Marshmallows

Marshmallows

It's originally taken from Nightscotsman's recipe on eGullet (which is a variation of a Martha Stewart recipe). The ingredients are his, and the description and clarifications are Aberwacky's. For the full discussion go to http://forums.taunton.com/tp-cookstalk/messages?msg=25540.1

1/4 cup corn starch (Nightscotsman uses potato starch)
1/4 cup powdered sugar

Gelatin:
3/4 cup water
2 teaspoons vanilla
4 packages gelatin

Sugar Syrup:
3 cups sugar
3/4 cup water
1 1/4 cups light corn syrup
1/4 teaspoon salt

Equipment:
Large saucepan
Baking sheet or pan
Mixer
Candy thermometer

Each of the two main ingredients (gelatin and sugar syrup) is prepared separately and then combined. The gelatin is mixed with water and the sugar syrup brought to a boil.

First, combine the cornstarch and powdered sugar. Since marshmallows are one of the stickiest substances known on earth, this will serve as your non-stick coating. You won’t need it for a while but it's best to get it done ahead of time. While you're at it, oil a pan (a baking sheet for skinny marshmallows or a baking dish for fat ones) and coat it with the powdered sugar. You'll use this to pour the marshmallow goo into a little while down the road. You can also line a pan with parchment and spray it with nonstick spray--this works very well, too.

Next, sprinkle the gelatin over the 3/4 cup of water in a large mixing bowl and stir in the vanilla.

The sugar syrup comes next: combine the sugar, corn syrup and the remaining 3/4 cup of water in a large sauce pan and heat it to dissolve the sugar. Grab a candy thermometer, attach it to the pan, turn up the heat and let the sugar boil without stirring until it reaches 235 degrees (soft ball stage).

When the thermometer reaches 235 degrees, take the pan off the heat and, with the beaters running pour it into the mixing bowl. Be careful--don't let any of the sugar syrup splash up and burn you. A stand mixer is very handy for this-use the splash guard if you have one.

Whip the marshmallow mixture on high for 10 minutes. It will thicken, turn glossy white and feel like marshmallow cream.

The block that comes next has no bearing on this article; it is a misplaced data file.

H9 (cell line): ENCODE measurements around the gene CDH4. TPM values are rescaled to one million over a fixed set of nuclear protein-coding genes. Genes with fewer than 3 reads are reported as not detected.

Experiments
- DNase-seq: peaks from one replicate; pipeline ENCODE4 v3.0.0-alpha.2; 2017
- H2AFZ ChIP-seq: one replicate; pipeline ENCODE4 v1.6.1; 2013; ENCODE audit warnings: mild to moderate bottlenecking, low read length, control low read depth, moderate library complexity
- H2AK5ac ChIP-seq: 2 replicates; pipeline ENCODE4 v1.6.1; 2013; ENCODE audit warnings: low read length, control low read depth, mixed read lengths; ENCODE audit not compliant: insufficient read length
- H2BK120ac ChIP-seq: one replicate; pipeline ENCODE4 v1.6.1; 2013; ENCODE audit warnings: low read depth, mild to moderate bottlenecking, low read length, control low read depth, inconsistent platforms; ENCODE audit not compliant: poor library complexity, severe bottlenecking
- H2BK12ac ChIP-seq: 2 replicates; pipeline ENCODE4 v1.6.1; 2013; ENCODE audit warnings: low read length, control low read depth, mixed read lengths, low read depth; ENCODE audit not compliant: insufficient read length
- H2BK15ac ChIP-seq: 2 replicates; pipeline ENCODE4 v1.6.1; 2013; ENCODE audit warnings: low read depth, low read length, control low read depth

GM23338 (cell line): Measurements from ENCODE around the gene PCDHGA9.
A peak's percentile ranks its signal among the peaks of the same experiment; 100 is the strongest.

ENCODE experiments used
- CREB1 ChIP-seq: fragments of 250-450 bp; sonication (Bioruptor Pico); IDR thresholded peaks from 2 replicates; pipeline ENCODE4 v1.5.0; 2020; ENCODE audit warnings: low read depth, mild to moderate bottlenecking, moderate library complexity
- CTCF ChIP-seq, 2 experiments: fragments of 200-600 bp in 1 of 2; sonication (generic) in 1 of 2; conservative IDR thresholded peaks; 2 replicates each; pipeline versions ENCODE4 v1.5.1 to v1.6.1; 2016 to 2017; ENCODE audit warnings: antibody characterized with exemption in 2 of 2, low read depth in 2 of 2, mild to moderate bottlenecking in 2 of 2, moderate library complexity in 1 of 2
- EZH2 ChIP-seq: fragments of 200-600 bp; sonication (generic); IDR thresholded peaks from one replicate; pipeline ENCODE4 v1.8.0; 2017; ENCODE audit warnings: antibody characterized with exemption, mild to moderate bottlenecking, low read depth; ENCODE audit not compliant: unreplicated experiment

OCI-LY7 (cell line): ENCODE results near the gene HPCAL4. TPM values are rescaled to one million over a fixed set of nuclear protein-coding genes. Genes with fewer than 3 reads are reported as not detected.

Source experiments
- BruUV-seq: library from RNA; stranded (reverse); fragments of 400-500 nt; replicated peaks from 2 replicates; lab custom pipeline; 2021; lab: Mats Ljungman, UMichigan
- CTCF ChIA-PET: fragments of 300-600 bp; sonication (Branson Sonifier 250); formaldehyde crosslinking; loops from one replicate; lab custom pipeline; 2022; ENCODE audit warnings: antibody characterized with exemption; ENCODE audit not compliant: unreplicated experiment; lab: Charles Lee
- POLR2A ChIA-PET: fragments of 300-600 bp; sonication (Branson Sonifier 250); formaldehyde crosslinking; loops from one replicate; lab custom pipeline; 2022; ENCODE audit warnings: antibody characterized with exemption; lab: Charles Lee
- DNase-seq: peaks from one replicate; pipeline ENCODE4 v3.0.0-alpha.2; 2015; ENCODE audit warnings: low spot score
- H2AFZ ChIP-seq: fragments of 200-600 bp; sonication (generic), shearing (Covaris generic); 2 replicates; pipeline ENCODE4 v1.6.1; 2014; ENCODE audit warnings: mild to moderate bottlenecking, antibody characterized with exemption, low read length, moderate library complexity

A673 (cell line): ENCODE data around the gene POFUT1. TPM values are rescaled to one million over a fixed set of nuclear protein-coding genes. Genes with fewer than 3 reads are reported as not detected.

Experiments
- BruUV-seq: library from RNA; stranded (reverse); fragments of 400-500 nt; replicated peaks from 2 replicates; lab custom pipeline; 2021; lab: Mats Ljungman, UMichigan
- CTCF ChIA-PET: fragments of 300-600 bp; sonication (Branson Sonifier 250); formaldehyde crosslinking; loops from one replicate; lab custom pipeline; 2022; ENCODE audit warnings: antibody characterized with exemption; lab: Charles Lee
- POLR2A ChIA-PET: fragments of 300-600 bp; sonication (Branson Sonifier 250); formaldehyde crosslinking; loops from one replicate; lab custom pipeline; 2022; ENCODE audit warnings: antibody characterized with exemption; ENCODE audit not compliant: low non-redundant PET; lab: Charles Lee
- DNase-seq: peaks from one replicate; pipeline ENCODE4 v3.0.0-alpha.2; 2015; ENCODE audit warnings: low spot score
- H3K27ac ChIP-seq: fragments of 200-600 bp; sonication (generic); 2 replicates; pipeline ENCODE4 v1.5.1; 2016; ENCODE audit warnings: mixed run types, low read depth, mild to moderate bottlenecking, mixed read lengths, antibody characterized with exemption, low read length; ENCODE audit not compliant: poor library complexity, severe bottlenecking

Now, remember that pan you coated with the powdered sugar? Find it and scrape the marshmallow goo into the pan, smoothing it with a oiled spatula. Let it sit for several hours or overnight until it feels springy, and turn it out onto waxed paper coated with more powdered sugar. Let it sit for a few more hours and then it will be ready to cut.

You can cut your marshmallows into whatever shapes you desire--strips, cubes even triangles. I like to use scissors to chop up the marshmallow hunk--it's easier than using a knife and the cuts are cleaner. Dust the cut edges with some of the powdered sugar/cornstarch mixture to keep them from sticking. You can also use a pizza cutter or a dough scraper. (Leigh note: I now use the pizza cutter most often.)

Store the marshmallows in an airtight container for a month or two.

Variations:

Fruit flavored:
Use 1/2 cup fruit puree and 1/2 cup water with the gelatin instead of 3/4 cup water and vanilla. Proceed as otherwise indicated

Chocolate:
Dissolve 1/2 cup of cocoa in 1/2 cup boiling water in a separate bowl, let it cool. Soften gelatin in an additional 1/4 cup cold water in mixing bowl. Add cocoa mixture to mixing bowl and proceed with recipe as above. This will produce a marshmallow with a strong chocolate flavor, but somewhat denser than the strawberry version. To get a lighter texture as well as a lighter chocolate flavor, reduce cocoa to 1/4 cup.